Meanwhile, Starbucks is experimenting with a cashless store at its downtown Seattle cafe inside the Russell Investments Center. A Starbucks spokeswoman told The Seattle Times the store is the only one to test accepting “only cashless forms of payment.”
“The test will help us understand how cashless forms of payment may impact our customer experience,” the spokeswoman said by email, however, there is no word on how long the experiment will last or whether it will be expanded to other locations.
This isn't Starbucks only effort to get customers in and out faster in congested locations. One in ten Starbucks transactions in U.S. company-operated stores is now completed with Mobile Order and Pay, however the increased customer adoption has resulted in a sustained increase in demand, especially in high volume stores at peak times. This has caused the coffee guru to work on redesigning new stores and existing remodels to alleviate the problem of coffee congestion.
In order to shop Amazon Go, customers will need an Amazon account and a recent-generation iPhone or Android phone, and will need to download the Amazon Go app. They use the app to enter the store, but can then put it away. The 1,800 square-foot store's "Just Walk Out" technology automatically detects when products are taken from or returned to the shelves and keeps track of them in a virtual cart. When done shopping, customers can just leave the store. Shortly after, their Amazon account will be charged and they will be sent a receipt.
According to The New York Times, "The only sign of the technology that makes this possible floats above the store shelves — arrays of small cameras, hundreds of them throughout the store. Amazon won’t say much about how the system works, other than to say it involves sophisticated computer vision and machine learning software."
The Amazon Go Experience
There are no shopping carts inside Amazon Go. Customers bring a bag and put items directly inside.
"Some of the things I found to be pretty creative, and that I think will be immensely popular, are their chef-created meal kits. These meal kits come with all ingredients in one box and can be prepared in about 30 minutes. The selections change frequently based upon options created by an employee chef. The kits run in the $16-20 price point and feed two people. Ultimately, what they have done is give customers a good reason to come into the store multiple times a day by keeping the assortment different enough and bringing a TJX/Marshalls/Ross treasure seeking like component to the food shopping experience with the quick prep meals." -- Jerry Sheldon, IHL Group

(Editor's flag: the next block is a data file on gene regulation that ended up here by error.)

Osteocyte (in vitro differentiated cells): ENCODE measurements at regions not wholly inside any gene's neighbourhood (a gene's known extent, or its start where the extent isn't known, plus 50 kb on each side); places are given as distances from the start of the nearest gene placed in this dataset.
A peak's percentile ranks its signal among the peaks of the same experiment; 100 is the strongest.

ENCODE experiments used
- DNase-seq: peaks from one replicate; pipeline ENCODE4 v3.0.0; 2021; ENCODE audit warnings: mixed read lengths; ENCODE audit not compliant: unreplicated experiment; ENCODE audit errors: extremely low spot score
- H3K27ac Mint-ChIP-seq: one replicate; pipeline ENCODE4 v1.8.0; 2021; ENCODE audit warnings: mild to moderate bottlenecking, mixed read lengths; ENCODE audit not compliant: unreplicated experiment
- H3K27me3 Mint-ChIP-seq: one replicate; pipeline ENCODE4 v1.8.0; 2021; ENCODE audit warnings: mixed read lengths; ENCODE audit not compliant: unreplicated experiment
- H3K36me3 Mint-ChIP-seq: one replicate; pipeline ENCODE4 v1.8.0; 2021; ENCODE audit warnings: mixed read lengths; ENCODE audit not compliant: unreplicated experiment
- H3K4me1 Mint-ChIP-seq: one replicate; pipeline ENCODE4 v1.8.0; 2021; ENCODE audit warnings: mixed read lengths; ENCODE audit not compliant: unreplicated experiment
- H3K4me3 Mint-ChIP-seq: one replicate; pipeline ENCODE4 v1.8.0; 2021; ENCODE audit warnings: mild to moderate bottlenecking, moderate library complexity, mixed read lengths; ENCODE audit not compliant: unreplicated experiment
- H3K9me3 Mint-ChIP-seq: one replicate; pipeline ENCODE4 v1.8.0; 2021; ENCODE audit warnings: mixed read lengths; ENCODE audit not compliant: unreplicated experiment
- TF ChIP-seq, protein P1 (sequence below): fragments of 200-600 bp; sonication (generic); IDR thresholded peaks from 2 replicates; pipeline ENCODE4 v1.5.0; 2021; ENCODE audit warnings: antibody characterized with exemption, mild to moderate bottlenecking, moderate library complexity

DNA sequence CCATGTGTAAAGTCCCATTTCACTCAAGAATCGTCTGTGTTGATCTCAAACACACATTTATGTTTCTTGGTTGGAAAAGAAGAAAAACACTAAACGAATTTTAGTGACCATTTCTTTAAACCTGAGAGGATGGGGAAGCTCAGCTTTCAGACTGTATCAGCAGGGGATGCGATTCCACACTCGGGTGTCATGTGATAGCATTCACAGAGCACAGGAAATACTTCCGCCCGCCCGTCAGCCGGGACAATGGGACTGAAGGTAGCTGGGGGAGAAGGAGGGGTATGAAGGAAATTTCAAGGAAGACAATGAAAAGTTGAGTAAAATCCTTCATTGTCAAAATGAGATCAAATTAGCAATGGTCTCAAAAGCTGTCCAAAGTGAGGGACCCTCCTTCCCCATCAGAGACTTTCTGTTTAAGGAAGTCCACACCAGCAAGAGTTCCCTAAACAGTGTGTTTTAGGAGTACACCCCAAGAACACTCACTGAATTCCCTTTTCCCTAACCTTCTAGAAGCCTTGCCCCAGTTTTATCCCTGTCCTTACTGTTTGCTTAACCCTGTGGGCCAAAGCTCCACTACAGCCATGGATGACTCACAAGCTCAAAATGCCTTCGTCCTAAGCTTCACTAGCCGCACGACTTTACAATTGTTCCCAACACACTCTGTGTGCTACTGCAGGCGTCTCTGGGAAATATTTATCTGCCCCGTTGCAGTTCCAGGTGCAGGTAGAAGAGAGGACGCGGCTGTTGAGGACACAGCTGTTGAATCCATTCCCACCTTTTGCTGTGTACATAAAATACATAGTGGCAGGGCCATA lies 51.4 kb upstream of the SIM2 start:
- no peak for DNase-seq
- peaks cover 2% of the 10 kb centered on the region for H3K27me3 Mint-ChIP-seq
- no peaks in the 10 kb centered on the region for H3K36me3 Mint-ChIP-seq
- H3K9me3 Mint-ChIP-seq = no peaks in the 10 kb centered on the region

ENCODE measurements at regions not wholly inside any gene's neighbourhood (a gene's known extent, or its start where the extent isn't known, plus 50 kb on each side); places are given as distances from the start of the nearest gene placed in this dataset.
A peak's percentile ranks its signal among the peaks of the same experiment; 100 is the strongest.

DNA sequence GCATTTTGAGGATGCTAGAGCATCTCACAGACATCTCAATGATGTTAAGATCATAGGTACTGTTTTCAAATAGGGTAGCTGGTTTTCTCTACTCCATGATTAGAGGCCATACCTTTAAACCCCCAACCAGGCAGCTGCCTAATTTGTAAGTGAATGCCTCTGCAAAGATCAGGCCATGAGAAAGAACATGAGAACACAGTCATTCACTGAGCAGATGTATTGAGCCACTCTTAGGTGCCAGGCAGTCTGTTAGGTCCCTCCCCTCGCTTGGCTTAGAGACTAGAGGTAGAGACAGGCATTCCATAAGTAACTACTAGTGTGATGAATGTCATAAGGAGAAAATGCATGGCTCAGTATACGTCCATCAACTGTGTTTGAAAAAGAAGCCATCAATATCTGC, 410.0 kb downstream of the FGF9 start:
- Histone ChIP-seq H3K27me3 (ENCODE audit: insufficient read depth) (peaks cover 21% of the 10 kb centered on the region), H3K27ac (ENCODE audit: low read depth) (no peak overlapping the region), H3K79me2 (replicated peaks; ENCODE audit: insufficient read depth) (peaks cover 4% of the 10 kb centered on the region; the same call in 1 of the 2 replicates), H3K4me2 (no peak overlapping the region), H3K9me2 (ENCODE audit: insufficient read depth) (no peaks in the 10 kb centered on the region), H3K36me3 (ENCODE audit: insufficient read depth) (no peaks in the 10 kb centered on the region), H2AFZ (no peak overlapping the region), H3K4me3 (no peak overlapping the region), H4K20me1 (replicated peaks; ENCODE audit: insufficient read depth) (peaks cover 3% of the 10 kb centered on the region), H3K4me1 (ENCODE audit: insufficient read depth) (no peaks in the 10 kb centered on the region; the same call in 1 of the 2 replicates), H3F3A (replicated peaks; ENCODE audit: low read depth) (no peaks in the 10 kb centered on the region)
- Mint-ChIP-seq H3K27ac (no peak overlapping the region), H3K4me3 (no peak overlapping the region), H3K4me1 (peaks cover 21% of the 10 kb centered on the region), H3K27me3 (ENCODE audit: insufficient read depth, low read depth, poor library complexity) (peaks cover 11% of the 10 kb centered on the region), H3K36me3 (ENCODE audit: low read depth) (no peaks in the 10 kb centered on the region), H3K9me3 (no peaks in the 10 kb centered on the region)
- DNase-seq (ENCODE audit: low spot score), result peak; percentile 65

"Actual shoplifting is not easy at Amazon Go. With permission from Amazon, I tried to trick the store’s camera system by wrapping a shopping bag around a $4.35 four-pack of vanilla soda while it was still on a shelf, tucking it under my arm and walking out of the store. Amazon charged me for it." -The New York Times
"On my visit to the store last week, the technology charged me correctly after I entered, grabbed a sparkling beverage and exited — all in less than one minute."--Recode
@bweddeling See the black squares everywhere? It’s cameras & sensors feeding an underlying algorithm for the detection of products & customers. Black dots on the salad: machine readable information. #AmazonGo#handelsblatt
@FastCompany#AmazonGo works like—well, like a physical manifestation of Amazon’s 1-Click checkout, where you “click” by taking an item off a shelf.
@CorbeauSeattle Just walked past the #AmazonGo store and there's a line down the block to get in. So much avoiding lines. ;)